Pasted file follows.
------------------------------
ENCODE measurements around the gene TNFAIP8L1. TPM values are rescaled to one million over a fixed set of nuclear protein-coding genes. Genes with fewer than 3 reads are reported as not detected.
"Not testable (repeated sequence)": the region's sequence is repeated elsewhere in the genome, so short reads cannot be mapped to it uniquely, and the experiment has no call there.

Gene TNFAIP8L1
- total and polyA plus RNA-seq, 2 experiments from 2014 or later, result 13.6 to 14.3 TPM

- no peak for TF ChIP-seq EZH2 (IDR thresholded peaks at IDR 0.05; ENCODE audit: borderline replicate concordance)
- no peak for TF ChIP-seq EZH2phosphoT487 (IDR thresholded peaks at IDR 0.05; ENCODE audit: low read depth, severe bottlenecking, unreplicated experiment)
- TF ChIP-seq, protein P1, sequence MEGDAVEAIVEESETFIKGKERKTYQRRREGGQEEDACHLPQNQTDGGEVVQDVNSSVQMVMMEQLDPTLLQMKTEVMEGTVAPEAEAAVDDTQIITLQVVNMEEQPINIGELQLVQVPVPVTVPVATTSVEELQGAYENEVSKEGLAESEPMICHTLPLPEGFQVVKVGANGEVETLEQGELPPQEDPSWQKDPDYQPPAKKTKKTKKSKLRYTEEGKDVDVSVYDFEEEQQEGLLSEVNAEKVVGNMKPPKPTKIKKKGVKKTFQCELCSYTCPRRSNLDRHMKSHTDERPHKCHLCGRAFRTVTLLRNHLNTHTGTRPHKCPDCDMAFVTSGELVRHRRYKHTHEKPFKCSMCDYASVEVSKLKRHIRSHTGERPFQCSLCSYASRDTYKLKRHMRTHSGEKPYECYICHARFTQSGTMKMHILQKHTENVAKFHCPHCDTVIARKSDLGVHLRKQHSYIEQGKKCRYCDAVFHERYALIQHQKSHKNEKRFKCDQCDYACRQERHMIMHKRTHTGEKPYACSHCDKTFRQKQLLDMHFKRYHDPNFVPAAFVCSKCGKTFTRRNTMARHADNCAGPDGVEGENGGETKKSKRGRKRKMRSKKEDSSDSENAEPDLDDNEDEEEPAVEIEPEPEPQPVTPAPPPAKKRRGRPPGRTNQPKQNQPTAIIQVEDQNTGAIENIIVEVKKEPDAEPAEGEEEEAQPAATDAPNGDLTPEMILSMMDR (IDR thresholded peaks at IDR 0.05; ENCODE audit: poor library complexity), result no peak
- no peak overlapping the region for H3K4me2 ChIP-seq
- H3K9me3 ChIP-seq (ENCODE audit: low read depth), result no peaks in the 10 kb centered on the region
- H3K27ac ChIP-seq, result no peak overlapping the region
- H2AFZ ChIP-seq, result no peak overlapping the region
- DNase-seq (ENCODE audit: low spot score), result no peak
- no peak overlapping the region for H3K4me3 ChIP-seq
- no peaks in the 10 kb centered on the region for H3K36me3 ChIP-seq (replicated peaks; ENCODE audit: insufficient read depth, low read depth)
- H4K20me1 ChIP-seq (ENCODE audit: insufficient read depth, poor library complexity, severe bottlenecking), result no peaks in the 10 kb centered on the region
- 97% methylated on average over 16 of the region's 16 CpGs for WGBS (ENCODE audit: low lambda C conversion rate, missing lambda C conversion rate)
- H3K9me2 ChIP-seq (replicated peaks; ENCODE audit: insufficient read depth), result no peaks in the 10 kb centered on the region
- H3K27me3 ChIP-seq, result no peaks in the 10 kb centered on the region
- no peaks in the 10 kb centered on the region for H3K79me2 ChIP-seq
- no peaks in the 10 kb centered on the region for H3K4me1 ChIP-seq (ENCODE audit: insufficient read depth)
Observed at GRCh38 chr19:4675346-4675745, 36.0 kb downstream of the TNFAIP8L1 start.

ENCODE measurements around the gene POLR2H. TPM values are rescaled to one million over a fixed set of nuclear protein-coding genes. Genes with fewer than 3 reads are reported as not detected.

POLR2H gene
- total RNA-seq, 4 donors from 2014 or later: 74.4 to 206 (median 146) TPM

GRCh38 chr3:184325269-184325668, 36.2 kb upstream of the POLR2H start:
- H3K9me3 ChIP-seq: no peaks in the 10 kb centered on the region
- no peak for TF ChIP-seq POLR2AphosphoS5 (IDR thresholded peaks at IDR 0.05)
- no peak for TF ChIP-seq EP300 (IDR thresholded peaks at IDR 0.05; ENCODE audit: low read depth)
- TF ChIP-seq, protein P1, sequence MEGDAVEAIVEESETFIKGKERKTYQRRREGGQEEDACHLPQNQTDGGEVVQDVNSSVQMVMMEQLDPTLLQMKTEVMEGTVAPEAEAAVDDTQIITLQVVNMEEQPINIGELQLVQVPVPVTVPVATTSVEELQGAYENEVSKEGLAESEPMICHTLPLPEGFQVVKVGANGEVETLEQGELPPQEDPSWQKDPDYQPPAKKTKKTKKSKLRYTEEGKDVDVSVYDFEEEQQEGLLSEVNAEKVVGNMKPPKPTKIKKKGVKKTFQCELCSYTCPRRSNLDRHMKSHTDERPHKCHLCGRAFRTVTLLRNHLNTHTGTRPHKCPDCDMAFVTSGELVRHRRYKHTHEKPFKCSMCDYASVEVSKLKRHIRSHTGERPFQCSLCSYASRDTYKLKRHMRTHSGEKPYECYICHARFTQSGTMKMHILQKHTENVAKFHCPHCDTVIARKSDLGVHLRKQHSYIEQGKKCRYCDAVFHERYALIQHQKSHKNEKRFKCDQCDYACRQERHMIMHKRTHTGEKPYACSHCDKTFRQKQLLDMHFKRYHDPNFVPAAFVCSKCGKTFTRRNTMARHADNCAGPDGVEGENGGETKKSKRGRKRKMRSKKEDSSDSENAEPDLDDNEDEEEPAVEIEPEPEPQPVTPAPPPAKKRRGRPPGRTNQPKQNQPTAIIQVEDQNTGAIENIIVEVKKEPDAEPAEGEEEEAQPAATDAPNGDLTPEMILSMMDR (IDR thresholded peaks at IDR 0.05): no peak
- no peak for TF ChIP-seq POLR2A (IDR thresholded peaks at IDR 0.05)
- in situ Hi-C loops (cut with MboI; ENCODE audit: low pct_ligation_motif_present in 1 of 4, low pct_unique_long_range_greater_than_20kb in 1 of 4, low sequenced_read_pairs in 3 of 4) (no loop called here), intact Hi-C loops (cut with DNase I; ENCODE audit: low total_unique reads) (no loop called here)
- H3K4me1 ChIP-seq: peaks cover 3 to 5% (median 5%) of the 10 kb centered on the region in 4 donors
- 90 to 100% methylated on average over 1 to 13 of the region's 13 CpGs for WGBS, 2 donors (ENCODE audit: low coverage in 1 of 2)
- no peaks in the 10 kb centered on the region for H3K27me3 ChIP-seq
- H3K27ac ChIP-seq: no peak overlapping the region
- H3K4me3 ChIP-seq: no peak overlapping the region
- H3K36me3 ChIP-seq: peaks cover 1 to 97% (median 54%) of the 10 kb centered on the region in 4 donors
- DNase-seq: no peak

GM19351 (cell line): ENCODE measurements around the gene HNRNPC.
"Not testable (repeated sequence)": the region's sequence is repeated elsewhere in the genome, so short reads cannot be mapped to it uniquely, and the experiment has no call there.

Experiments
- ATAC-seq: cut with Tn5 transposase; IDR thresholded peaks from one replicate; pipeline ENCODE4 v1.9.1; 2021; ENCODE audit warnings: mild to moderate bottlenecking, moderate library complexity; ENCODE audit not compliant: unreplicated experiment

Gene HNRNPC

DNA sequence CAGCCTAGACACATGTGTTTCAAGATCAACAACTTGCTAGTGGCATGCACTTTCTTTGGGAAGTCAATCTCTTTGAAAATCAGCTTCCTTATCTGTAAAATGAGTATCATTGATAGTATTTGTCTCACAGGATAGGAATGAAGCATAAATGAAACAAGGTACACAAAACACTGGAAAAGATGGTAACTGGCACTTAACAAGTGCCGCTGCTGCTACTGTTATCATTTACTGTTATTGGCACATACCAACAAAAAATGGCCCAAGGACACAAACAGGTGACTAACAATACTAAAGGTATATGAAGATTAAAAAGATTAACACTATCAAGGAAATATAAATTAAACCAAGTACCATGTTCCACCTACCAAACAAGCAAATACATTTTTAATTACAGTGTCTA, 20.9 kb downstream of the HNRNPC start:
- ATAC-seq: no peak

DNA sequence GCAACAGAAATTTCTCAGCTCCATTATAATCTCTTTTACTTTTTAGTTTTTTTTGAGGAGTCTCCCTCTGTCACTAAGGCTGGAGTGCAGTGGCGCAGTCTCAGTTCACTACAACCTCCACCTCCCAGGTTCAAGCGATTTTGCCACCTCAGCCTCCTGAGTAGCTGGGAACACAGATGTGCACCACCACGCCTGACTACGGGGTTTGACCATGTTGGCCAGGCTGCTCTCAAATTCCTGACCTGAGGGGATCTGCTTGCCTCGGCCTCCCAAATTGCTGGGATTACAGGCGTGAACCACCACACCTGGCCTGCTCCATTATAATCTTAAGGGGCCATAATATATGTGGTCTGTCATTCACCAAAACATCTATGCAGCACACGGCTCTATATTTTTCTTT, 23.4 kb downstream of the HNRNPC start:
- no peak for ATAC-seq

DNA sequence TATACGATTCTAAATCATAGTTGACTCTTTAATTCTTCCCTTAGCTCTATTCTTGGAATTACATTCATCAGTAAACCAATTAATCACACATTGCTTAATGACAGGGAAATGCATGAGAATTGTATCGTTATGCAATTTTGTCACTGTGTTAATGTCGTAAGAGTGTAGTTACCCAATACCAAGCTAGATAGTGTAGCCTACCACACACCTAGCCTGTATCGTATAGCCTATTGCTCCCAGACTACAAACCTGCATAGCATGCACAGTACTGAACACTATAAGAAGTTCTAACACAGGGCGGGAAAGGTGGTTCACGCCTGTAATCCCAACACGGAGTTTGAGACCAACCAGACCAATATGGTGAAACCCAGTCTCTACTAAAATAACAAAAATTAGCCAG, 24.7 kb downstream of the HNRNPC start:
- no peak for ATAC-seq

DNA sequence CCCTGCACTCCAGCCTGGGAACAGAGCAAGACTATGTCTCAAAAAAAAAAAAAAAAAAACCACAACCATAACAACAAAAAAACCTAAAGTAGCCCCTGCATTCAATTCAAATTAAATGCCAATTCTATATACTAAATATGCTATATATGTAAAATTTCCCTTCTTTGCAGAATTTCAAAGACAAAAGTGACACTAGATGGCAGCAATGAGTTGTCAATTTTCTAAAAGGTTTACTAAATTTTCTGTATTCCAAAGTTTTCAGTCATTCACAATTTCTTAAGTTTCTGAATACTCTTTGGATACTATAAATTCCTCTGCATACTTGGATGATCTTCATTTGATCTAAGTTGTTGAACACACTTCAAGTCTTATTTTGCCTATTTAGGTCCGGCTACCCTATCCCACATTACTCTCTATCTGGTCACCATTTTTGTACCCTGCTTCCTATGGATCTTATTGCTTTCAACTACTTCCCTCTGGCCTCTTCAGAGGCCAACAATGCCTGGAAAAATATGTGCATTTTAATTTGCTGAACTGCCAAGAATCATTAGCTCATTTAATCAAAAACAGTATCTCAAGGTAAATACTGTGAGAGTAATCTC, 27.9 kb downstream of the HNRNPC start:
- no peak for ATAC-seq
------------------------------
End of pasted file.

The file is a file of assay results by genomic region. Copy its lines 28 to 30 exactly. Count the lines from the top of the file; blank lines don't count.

- no peak for TF ChIP-seq EP300 (IDR thresholded peaks at IDR 0.05; ENCODE audit: low read depth)
- TF ChIP-seq, protein P1, sequence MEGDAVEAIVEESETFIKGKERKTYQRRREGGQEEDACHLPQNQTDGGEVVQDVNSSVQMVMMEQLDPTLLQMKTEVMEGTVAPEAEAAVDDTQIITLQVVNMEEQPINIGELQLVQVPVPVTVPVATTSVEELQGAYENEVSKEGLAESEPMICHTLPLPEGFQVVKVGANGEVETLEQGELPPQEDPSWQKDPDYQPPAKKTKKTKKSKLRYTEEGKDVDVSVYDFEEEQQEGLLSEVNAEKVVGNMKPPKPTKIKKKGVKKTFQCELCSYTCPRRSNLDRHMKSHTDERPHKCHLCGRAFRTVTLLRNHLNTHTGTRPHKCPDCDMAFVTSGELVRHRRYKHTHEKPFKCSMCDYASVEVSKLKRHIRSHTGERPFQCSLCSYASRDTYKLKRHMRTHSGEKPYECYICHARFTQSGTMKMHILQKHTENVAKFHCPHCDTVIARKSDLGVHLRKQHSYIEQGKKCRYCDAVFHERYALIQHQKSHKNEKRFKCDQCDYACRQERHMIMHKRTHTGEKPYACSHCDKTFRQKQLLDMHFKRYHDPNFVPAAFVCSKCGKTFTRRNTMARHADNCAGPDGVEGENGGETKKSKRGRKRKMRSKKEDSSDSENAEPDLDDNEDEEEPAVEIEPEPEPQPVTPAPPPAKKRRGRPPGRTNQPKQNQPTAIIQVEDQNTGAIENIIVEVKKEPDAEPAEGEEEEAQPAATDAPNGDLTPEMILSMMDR (IDR thresholded peaks at IDR 0.05): no peak
- no peak for TF ChIP-seq POLR2A (IDR thresholded peaks at IDR 0.05)